Polyhydramnios is defined as the excessive accumulation of the amniotic fluid that surrounds the fetus during pregnancy. It occurs in 1 to 2% of all pregnancies wherein 1 of 5 neonates may be born with a congenital anomaly. Pregnancies affected by polyhydramnios are sometimes caused by a congenital disorder but in most cases, around 60 to 70%, are idiopathic with unknown causes. 

Last Updated: September 21, 2023

Under normal circumstances, a balance between production and absorption of amniotic fluid exists. After around 20 weeks of gestation, the amniotic fluid is mainly produced by fetal urination and absorption occurs via fetal swallowing. It is estimated that the fetus makes 500 to 1200 mL of urine and swallows around 200 to 800 mL of fetal fluid daily. In polyhydramnios, an imbalance occurs and fluid volume exceeds that of normal amounts. This may be caused by decreased fetal swallowing and/or increased fetal urination. 


For most mild cases, the cause of increased amniotic fluid is unknown. In moderate to severe cases, some conditions can also be associated with polyhydramnios:

  • Fetal anomalies (e.g. anomalies in the gastrointestinal tract leading to obstruction)
  • Maternal diabetes
  • Multiple pregnancies, associated with twin-twin transfusion syndrome
  • Aneuploidy (e.g. trisomy 18)
  • Rh factor mismatch
  • Fetal infections
  • High cardiac output states
  • Bartter syndrome
  • Neuromuscular disorders

In most cases, patients are asymptomatic. However in severe cases wherein the increase volume and pressure becomes extreme, the following signs and symptoms may be felt:

  • Shortness of breath
  • Abdominal discomfort
  • Uterine irritability and contractions
  • Acid reflux or heartburn
  • Constipation
  • Peeing more often
  • Swelling in your vulva (external genitals), legs and feet


Suspicion of polyhydramnios is also raised when uterine size measures larger than expected gestational age (fundal height [in cm] that exceeds the weeks of gestation by >3).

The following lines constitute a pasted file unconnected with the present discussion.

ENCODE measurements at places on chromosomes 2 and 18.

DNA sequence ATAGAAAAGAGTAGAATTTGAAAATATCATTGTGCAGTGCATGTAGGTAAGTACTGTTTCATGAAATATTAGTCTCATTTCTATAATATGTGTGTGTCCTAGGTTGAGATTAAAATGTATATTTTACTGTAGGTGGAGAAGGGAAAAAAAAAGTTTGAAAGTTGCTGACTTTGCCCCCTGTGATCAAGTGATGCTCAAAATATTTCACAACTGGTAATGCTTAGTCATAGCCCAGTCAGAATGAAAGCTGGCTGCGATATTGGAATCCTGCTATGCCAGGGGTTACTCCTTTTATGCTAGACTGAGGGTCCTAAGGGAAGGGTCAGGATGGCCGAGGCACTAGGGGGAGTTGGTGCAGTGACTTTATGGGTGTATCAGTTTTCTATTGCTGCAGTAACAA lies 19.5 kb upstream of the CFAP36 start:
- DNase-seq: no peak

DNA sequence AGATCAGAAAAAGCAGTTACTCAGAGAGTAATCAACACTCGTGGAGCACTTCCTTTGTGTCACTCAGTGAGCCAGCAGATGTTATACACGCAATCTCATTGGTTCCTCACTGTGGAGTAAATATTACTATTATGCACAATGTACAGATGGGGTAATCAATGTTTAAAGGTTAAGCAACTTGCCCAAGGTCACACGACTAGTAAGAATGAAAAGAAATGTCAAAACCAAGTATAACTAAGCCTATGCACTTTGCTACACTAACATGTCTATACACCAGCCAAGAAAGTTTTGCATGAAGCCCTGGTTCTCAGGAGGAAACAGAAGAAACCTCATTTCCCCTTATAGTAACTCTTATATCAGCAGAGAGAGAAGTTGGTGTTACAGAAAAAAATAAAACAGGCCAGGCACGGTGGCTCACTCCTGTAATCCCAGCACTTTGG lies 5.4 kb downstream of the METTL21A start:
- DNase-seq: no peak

Polyhydramnios is diagnosed via sonographic visualization of increased amniotic fluid volume (Single deepest pocket ≥ 8cm or Amniotic fluid index ≥ 24cm). If diagnosed, additional tests for congenital disorders, diabetes and other conditions may be requested such as fetal ECG, amniocentesis, and glucose tests.


Treatment varies based on severity of polyhydramnios and its etiology. Most cases, mild and idiopathic, only need close monitoring and rarely require treatment. For severe cases, the underlying condition must be treated. Other options include:

  • Draining excess amniotic fluid (Reductive amniocentesis) for symptomatic patients with significant respiratory complaints
  • Inducing labor (between 37 and 39 weeks of pregnancy)

Polyhydramnios cannot be fully prevented however some interventions or precautions may be done to allow for early detection or to prevent complications. These includes:

  • Management of maternal diabetes
  • Prenatal tests, including ultrasound evaluation for anatomic abnormalities and such



Beloosesky R, Ross MG. (2022). Polyhydramnios: Etiology, diagnosis, and management. UptoDate. Available from: https://www.uptodate.com/contents/polyhydramnios-etiology-diagnosis-and-management


Cleveland Clinic. [Updated August 2022]. Polyhydramnios. Available from: https://my.clevelandclinic.org/health/diseases/17852-polyhydramnios 


Hwang DS, Mahdy H. Polyhydramnios. [Updated 2022 Sep 6]. In: StatPearls [Internet]. Treasure Island (FL): StatPearls Publishing; 2022 Jan-. Available from: https://www.ncbi.nlm.nih.gov/books/NBK562140/

Last Updated: September 21, 2023